Last modified: 2021-07-24 by valentin poposki
Keywords: coat of arms | heraldry | eagle: double-headed (golden) | eagle: double-headed (black) | saint george |
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Present coat of arms was adopted on 30 November 1993
with the Decree of the President #2050. The arms: red
shield, golden double-headed eagle with scepter, orb
and three crowns. Silver horseman is in red escutcheon.
Author of drawing — Evgeny Ukhnalyov from St. Petersburg.
The horseman is not St. George. Russia is not a Christian-only
country, there are many Muslims, Buddhists and other.
That’s why the authors decided not to name the horseman
as “Saint”. The commission to design the arms was created
on 16 November 1993, the commission was led by R. Pikhoya,
state archivist of Russia. In 1991 double-headed eagle
(without crowns), breast-shield, scepter nor orb was drawn
on coins. The arms may be used without red shield (article
2, Regulation on State Coat of Arms). Later this arms was
named “coat of arms of The Bank of Russia”.
Victor Lomantsov, 10 Nov 1999
The horseman on historical Russian arms (and on the arms of
Moscow too) is St. George. In official
description of modern arms of Russia (1993) the horseman became
simply a «horseman» as a tribute to the Muslim population, but
he “looks like” St. George. Some heraldists want to rename back
«horseman» to «St. George».
Victor Lomantsov, 10 Nov 2000
I suppose that there’s a (legal?) prescription which specifically
says that the dragon slaying rider on the Russian arms is not St.
George, in order not to ostracize some 10% of the citizens of Russia
who are not Christians.
António Martins, 09 Nov 2000
If it isn’t St. George, one misses the reference to Moscow’s
patron saint in Georgiy Zhukov, the latter-day savior of Moscow, riding
a white horse through Red Square over the captured Nazi regalia. I’m
sure it wasn’t intentional on Stalin’s part, but I’ve been told the
Muscovites certainly caught the association of images.
Joe McMillan, 11 Nov 2000
The current Russian coat of arms differs from the imperial
one. Now it is red with a golden eagle, back
then the shield was golden with a black eagle.
And there are neither the chain of St. Andrew Order, nor the
six arms on the wings anymore.
Carsten Linke, 02 May 1996, and Norman M. Martin, 05 Dec 1997
Another difference between the current coat of arms
of the Russian Federation and the coat of arms of Imperial
Russia is that today, the centre arms of St. George is
mirrored. The “czarist” knight shows his left flank, riding
to the heraldic right side; modern St. George is seen from
the opposite side, riding to the left.
Stephan Gorski, 28 Sep 1998
The Russian coat of arms is formally the golden eagle
and all it’s charges on a red shield (with no other
elements) — much the same way that the Imperial coat of
arms (before 1917) was the black eagle (with slightly
different charges) on a golden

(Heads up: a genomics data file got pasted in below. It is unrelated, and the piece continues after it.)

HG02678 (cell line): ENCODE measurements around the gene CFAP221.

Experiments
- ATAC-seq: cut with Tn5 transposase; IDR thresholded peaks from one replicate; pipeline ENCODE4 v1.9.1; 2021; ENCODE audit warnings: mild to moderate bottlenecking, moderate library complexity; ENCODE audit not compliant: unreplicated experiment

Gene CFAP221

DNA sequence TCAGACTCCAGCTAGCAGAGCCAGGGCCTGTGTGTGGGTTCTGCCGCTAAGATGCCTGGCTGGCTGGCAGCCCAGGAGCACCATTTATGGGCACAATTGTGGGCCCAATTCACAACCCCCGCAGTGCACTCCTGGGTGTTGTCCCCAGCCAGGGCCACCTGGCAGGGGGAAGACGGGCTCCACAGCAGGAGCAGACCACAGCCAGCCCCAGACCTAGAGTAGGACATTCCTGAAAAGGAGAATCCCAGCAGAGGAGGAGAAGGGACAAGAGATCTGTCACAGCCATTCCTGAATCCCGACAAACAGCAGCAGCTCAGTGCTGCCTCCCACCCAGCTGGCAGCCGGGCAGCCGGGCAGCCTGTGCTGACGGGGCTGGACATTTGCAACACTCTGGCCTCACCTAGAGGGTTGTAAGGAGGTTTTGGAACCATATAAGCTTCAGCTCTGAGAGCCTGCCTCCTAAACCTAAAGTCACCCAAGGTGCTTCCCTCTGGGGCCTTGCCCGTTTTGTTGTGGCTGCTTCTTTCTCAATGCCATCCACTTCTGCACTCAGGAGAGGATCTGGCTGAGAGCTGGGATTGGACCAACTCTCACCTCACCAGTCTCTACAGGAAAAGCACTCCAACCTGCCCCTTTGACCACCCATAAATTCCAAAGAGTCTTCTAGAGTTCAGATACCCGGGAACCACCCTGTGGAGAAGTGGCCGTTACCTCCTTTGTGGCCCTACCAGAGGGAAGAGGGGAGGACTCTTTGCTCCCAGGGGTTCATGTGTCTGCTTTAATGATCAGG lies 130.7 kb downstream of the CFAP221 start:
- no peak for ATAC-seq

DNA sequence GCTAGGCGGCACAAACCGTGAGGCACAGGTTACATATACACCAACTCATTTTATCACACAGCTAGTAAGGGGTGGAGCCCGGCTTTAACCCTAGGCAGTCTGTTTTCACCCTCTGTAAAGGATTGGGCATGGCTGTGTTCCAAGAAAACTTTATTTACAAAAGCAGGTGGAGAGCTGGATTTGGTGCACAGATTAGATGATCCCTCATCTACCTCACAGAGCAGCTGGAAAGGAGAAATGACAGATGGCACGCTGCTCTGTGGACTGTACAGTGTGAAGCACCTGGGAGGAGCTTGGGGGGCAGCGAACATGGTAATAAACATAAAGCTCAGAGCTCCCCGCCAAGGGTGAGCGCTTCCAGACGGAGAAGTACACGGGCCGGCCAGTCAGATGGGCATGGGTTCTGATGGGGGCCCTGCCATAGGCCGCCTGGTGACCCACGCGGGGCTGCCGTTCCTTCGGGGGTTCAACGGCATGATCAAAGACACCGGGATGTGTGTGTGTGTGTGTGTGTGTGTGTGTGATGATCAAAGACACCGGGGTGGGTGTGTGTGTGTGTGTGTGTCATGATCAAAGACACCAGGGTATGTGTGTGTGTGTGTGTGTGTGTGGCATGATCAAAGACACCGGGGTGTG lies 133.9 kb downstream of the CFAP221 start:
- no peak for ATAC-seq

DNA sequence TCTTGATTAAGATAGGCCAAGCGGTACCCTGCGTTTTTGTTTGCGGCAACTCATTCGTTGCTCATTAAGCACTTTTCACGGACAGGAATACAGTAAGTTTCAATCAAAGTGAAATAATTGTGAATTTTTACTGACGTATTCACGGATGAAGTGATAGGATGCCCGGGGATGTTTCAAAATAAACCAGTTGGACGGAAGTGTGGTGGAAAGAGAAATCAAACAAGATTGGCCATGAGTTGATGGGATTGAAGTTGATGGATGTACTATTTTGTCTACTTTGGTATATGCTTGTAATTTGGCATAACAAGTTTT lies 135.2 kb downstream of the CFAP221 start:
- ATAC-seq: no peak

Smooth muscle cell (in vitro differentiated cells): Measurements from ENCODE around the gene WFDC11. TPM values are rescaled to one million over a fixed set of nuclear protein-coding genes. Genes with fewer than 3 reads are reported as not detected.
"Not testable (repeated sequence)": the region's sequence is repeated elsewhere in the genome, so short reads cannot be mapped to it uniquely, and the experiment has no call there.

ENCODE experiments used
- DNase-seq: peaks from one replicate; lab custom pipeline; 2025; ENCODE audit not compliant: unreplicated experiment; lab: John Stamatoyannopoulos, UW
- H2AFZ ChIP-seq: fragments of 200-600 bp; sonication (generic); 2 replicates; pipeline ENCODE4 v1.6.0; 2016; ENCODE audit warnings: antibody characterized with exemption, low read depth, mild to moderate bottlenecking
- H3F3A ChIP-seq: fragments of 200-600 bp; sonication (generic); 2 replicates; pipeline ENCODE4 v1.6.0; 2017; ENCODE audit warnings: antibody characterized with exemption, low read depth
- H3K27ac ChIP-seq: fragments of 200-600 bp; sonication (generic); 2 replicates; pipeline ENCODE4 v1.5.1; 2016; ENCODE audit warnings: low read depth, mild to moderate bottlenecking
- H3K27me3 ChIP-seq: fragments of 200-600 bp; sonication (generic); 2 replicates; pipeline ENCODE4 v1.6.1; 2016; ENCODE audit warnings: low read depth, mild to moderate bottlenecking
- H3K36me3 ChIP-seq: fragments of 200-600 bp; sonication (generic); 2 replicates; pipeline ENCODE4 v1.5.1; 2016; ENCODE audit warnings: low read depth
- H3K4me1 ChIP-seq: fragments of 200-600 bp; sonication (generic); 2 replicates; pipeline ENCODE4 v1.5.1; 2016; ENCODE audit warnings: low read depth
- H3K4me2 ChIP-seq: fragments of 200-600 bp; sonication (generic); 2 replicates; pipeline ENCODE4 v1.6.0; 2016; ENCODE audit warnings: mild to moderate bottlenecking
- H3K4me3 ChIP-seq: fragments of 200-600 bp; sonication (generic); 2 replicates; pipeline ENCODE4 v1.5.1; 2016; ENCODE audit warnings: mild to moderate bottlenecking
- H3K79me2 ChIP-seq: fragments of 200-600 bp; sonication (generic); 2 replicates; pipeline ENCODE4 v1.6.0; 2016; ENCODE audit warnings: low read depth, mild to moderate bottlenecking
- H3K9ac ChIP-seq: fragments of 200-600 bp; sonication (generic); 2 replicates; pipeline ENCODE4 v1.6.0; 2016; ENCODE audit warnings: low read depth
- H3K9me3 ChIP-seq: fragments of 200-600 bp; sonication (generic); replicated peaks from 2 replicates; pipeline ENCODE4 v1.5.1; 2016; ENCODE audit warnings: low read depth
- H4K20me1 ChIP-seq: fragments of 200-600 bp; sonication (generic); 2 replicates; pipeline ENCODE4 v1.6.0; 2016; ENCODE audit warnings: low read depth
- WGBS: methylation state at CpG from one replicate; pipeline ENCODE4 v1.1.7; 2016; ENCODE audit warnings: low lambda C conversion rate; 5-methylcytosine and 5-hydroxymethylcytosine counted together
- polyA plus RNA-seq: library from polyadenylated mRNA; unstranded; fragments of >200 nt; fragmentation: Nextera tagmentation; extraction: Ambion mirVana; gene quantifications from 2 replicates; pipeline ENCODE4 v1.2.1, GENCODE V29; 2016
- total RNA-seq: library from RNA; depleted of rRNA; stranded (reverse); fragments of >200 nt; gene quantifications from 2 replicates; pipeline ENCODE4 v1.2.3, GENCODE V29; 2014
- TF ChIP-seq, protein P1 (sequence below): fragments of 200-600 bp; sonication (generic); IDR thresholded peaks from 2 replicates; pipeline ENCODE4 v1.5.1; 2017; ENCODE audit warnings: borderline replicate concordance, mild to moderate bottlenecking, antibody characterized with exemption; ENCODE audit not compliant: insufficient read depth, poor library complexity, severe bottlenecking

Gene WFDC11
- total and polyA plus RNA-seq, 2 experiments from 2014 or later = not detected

António Martins, 01 Apr 1999
Ancient Russian coins had the drawings of a horseman with
a spear since XIII c. Greater State Seal of Grand Duke Ivan III
(1497) had the drawing of a horseman killing a dragon too.
A horseman was a symbol of a Defender of Motherland.
Since the times of czar Ivan IV Groznyi a horseman was
situated on the breast of double-headed eagle, the state
coat of arms. In that times the horseman was «a portrait
of the czar». He had a crown and (sometimes) a mantle.
Later, in times of czar Alexei Mikhaylovich, the horseman on
the eagle’s breast became the portrait of crown-successor
(for example, in official description of Russian seal and
coat of arms of 1667).
Western travelers usually perceived the horseman as
St. George. Many Russians did it too (because he looks
like famous orthodox icon St. George and Dragon).
He officially become St. George in 1730 (Decree of Empress,
description of coat of arms).
Now St. George is Coat of Arms of Moscow.
Victor Lomantsov, 16 Aug 2000
It’s definition: "St. George-Pobedonosec", which means "victor".
Michael Simakov, 09 Nov 2000
In Meyers Konversations-Lexikon 1889 I found the following description of the Russian coat of arms:
On a golden shield a black, twoheaded, triple-crowned eagle with red beak and talons and spreaded out wings, holding the golden sceptre in his right, the golden imperial orb in his left talon; on the breast the Moscow coat of arms: St. George on horseback, piercing the dragon [lindwurm]. On every wing of the eagle there are three shields: the coat of arms of Astrakhan, Novgorod and Kiev on the right, the arms of Siberia, Kazan and Vladimir on the left one. The eagle is surrounded by the chain of the St. Andrew Order and headed by the imperial crown with two blue bands bordered golden.
Further it said, that the coat of arms was adopted in 1497 by
Tsar Ivan III, who took the Byzantine two-headed eagle and improved
it with the arms of Moscow.
Carsten Linke, 02 May 1996
The two major symbolic elements of Russian vexillography [the two-headed
eagle and St. George slaying the dragon] which predate Peter I [the Great]
were both considered Russian state arms. The older form (a mounted dragon